I think you're conflating when types are checked with how they're checked. Runtime typing isn't necessarily weak.
The main advantage of static types is exactly what you say: they're exhaustive. You can be confident all call sites conform to the type just by letting the compiler do it's thing.
The main limitation of static types is that they're limited in the constraints they can express. This varies by language, with most languages having relatively simple type systems (c, java), and others with extremely powerful type systems (haskell, cayenne).
Because of this limitation types on their own are not sufficient. For example, in java types are more or less restricted to checking type names match. This means the meaning of any constraint you want checked has to be encoded into a naming scheme of some sort, hence the plethora of indirections and boiler plate common to java code. C++ is a little better in that templates allow a bit more expressiveness, but don't come close to what you can do with dependent types. I'm not sure what the downsides to the more powerful type systems are, though clearly there must be some or more people would be using them in industry.
Even if you're using static typing, chances are it's not expressive enough to check everything you care about, so you'll need to write tests too. Whether static typing saves you more effort than it requires in boilerplate is a debate that's raged for ages and that I don't think has a simple answer for all situations.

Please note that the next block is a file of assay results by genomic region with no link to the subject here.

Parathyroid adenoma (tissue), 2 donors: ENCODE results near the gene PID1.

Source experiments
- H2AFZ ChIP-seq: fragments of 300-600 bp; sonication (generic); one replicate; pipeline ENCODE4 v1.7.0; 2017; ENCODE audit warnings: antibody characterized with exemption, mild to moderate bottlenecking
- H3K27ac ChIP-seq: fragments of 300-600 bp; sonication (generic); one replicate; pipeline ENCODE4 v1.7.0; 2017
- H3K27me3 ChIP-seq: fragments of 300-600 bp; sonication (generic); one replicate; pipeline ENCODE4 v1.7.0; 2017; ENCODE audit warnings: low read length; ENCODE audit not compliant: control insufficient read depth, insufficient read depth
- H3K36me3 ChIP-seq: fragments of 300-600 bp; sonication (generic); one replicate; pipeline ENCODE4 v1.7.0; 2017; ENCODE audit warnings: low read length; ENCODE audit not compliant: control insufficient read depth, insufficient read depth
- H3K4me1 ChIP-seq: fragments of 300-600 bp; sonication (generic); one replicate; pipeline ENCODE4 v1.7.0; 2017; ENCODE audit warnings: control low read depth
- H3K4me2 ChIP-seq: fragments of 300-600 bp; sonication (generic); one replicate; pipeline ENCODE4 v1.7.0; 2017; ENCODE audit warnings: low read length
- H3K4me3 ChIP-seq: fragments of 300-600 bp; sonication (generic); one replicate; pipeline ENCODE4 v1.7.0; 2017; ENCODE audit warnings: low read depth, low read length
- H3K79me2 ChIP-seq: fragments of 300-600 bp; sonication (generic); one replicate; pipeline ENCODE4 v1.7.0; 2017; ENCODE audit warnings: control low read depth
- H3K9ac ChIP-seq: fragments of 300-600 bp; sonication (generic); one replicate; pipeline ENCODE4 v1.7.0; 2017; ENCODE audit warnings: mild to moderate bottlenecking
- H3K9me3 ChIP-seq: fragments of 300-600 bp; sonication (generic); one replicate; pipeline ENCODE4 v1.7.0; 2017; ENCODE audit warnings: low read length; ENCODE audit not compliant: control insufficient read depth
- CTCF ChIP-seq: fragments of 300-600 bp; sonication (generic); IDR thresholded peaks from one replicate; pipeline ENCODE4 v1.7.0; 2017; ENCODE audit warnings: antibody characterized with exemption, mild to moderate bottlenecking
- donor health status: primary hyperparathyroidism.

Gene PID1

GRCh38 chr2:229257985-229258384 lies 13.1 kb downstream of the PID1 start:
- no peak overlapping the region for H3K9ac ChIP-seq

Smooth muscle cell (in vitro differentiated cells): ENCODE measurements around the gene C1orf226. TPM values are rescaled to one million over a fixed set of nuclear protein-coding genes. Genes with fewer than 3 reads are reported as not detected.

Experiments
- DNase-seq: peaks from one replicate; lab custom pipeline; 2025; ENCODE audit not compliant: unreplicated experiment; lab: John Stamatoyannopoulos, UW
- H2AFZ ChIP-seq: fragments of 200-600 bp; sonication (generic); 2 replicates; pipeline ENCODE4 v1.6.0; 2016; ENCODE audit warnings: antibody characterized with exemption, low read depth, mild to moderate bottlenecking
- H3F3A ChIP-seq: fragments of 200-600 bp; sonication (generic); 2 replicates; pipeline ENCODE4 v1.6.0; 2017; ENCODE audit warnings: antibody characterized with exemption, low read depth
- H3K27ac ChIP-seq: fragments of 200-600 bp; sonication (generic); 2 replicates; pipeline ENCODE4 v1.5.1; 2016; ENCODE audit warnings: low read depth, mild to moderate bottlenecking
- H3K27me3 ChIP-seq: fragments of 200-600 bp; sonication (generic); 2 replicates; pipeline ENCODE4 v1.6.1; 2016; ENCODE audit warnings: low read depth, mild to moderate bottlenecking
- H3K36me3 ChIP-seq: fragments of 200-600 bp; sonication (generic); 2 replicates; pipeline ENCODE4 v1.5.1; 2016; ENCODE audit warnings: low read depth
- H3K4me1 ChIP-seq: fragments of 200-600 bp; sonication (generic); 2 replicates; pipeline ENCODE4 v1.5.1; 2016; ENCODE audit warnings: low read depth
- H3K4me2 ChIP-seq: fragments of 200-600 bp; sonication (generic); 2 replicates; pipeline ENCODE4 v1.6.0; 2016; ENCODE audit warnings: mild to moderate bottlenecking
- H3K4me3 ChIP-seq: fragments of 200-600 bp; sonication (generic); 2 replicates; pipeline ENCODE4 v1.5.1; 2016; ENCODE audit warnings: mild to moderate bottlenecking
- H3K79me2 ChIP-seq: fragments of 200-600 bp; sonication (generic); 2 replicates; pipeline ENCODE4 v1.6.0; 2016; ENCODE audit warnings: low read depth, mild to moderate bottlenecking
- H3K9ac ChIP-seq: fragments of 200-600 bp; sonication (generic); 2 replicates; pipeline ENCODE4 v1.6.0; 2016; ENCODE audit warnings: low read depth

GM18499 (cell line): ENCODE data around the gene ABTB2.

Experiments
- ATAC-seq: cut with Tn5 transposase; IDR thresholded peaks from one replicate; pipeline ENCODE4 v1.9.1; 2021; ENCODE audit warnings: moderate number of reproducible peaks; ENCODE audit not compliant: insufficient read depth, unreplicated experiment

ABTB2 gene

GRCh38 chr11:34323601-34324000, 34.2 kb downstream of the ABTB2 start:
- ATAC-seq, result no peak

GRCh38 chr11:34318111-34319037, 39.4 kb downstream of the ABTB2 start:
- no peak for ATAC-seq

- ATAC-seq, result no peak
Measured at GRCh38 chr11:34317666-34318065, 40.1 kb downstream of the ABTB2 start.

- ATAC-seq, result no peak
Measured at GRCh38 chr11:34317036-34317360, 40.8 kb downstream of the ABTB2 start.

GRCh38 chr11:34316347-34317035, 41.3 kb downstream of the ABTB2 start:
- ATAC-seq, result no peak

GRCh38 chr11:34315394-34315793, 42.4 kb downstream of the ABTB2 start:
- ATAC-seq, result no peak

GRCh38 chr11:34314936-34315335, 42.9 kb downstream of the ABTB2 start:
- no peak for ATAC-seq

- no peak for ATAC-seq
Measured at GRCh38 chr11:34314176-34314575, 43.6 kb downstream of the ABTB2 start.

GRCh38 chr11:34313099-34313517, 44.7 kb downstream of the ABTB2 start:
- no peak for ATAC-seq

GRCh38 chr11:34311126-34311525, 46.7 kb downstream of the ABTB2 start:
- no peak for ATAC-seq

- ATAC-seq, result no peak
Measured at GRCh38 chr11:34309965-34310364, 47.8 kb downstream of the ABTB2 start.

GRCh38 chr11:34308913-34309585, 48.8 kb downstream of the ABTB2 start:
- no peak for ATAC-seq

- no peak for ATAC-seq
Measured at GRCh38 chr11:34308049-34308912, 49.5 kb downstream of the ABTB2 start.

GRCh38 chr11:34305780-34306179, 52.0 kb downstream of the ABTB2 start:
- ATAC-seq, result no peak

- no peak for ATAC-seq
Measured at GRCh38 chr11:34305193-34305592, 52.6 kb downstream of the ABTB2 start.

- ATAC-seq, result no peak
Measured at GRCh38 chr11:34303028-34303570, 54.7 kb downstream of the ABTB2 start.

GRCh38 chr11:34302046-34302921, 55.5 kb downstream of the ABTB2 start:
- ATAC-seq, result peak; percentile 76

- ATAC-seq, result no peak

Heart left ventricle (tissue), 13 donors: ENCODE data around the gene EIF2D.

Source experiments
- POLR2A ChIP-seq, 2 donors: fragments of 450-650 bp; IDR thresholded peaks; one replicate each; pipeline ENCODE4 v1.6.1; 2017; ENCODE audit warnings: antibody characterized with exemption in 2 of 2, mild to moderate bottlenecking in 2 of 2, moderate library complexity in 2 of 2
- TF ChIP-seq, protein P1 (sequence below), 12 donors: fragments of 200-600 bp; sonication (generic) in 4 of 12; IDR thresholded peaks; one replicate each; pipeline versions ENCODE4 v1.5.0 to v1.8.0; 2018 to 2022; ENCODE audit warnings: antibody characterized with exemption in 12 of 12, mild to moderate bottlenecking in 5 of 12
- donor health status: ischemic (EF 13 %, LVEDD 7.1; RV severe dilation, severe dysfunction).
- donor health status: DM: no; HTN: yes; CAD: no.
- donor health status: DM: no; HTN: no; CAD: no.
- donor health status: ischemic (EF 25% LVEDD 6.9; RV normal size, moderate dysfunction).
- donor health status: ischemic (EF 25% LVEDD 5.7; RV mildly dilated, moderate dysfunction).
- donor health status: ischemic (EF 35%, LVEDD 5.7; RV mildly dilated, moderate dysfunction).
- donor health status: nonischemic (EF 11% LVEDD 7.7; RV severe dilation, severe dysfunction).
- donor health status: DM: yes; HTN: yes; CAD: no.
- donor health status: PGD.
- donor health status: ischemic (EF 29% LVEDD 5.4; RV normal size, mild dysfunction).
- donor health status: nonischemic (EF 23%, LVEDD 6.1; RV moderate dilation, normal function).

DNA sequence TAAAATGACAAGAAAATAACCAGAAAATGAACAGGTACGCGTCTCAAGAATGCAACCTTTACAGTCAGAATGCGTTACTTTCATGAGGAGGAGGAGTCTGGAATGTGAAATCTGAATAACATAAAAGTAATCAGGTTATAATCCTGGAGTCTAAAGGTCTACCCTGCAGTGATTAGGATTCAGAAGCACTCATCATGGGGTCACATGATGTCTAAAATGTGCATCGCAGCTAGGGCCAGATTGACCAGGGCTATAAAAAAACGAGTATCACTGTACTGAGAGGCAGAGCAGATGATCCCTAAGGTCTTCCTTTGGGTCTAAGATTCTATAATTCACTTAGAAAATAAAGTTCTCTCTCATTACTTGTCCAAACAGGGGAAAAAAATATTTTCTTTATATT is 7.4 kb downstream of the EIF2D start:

As to your second question:
How can we re-factor safely in a runtime typed language?
The answer is tests. Your tests have to cover all the cases that matter. Tools can help you in gauging how exhaustive your tests are. Coverage checking tools let you know wether lines of code are covered by the tests or not. Test mutation tools (jester, heckle) can let you know if your tests are logically incomplete. Acceptance tests let you know what you've written matches requirements, and lastly regression and performance tests ensure that each new version of the product maintains the quality of the last.
One of the great things about having proper testing in place vs relying on elaborate type indirections is that debugging becomes much simpler. When running the tests you get specific failed assertions within tests that clearly express what they're doing, rather than obtuse compiler error statements (think c++ template errors).
No matter what tools you use: writing code you're confident in will require effort. It most likely will require writing a lot of tests. If the penalty for bugs is very high, such as aerospace or medical control software, you may need to use formal mathematical methods to prove the behavior of your software, which makes such development extremely expensive.